Improving the efficiency of computation of free energy differences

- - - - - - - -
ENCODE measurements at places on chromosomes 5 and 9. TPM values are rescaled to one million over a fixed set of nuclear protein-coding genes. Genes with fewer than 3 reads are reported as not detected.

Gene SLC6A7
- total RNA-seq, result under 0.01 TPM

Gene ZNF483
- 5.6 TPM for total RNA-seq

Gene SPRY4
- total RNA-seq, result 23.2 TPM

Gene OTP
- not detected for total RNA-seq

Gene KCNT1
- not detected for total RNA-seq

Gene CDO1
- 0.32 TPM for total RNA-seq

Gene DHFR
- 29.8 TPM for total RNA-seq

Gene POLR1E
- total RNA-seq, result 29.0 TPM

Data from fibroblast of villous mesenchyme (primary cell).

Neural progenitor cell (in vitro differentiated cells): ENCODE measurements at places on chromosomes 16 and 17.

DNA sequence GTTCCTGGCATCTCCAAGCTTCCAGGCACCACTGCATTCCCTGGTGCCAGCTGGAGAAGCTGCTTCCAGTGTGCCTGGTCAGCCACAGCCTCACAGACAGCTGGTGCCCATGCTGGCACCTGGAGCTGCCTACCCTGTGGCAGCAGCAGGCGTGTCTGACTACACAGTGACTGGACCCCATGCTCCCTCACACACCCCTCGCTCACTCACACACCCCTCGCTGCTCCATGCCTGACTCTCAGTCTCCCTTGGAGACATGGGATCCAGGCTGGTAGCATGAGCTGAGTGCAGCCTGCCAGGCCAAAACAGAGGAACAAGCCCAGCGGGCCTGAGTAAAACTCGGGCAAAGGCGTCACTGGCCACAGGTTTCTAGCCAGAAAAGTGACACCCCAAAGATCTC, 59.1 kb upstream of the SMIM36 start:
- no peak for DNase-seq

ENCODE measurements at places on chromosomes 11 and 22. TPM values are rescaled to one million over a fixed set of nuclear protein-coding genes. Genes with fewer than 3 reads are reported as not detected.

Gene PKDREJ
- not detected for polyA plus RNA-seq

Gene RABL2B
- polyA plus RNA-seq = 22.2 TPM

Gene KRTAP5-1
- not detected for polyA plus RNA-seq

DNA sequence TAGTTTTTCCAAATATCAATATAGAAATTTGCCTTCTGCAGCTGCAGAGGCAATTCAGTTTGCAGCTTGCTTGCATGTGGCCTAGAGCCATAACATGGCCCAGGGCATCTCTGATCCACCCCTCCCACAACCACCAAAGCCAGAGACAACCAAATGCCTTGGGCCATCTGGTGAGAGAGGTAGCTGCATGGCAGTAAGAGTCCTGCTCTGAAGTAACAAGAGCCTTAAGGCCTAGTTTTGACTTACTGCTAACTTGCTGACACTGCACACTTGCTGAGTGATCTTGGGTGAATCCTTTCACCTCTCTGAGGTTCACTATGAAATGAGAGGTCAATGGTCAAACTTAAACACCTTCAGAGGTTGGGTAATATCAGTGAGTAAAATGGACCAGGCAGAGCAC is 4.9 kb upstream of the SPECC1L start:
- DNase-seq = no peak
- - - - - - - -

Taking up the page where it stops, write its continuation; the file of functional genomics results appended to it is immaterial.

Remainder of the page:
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There has been a recent focus on investigating the properties of semi-conductors at the nanoscale as it is well known that the band-gap of semi-conducting materials is altered due to quantum confinement effects. The potential to fine-tune a material's properties based solely on particle size has raised significant interest both in experimental and computational studies. Zinc sulfide is one of the most studied metal sulfide semi-conductor minerals, due to its potential technological applications.Computational studies of the structural and thermodynamic properties of zinc sulfide nanoparticles and bulk structures have been performed throughout this work. A variety of computational methods have been employed, including molecular dynamics, lattice dynamics, first principles calculations, and free energy techniques, such as metadynamics and free energy perturbation. The thermodynamic stability of zinc sulfide nanoparticles as a function of size and shape has been studied. Investigation of the phase space of these systems required the use of enhanced sampling methods. The metadynamics method was specifically utilised to explore as many structures as possible in combination with extensive simulations. The use of first principles methods for these exploratory simulations was found to be prohibitively expensive, and so force field methods were primarily utilised. Throughout this investigation several force fields were used to compare and contrast their accuracy, while first principles calculations were performed, where possible, to assist in the interpretation and validation of the results.In the present study, two different collective variables, the trace of the inertia tensor and the Steinhardt bond order parameters, have been implemented and their performance in metadynamics compared. The trace of the inertia tensor was found to be useful for exploring clusters of small sizes, while the Q4 Steinhardt parameter, which describes the crystalline order of a solid, is more applicable to larger clusters. Both of these metadynamics studies resulted in clusters displaying zeolite structural motifs, including the zeolite framework `BCT'. This led us to investigate more thoroughly the stability of different zinc sulfide zeolite analogues, thereby highlighting the strengths and weaknesses of all the force fields employed. Many force fields are found to be unable to accurately represent the order of stability for bulk polymorphs.First principles calculations also highlighted that the BCT phase is less stable than either of the bulk polymorphs of zinc sulfide, in contrast to the order of stability obtained by force fields lacking a torsional term, both from literature and the rigid ion model developed during the current study. The larger nanoparticles cleaved from wurtzite exhibited internal strain upon relaxation. A new hypothetical zeolite framework was constructed from the distorted core of these clusters, and was found to possess structural similarities with the `APC' framework. The APC framework is composed of double crankshaft-chains with ”ABCABC…” stacking, while the hypothetical framework identified is formed by the same composite building unit with `ABAB: : : ' type stacking. For all the force fields used the new hypothetical framework was lower in energy than the APC framework, but higher in energy than sphalerite, wurtzite or the BCT phase.Free energy differences between small ZnS clusters in vacuum were calculated using the path variable technique, and also using static methods within the quasi-harmonic approximation. Similar values were obtained using both of these methods, validating the path collective variables used with metadynamics as an effective means of obtaining free energy differences for clusters in vacuum.In addition to clusters in vacuum, a number of studies of ZnS clusters in water were also performed. Both force field and first principles studies were employed to validate the ZnS-water interactions used for the binding energies of water to small clusters. As a further validation, the free energies of solvation of Zn2+ and S2?? in aqueous solution were calculated. The free energy of solvation for the sulfide anion was found to be close to the experimental value, while the parameters for Zn2+-water were found to require substantial modification as the solvation free energy was in error by 500 kJ/mol. While newly derived ZnS-water parameters may prove to be superior for describing ZnS clusters in bulk water, a repetition of the binding energy calculations for individual water molecules bound to ZnS clusters gave energies 2-3 times greater than those obtained via first principles methods and using the five other force fields investigated. These results highlight the issues present when attempting to transfer a model fitted in a certain way to a different application. In particular, the many-body and polarisation effects present when modelling water need to be considered when parameterising ZnS-water interactions.
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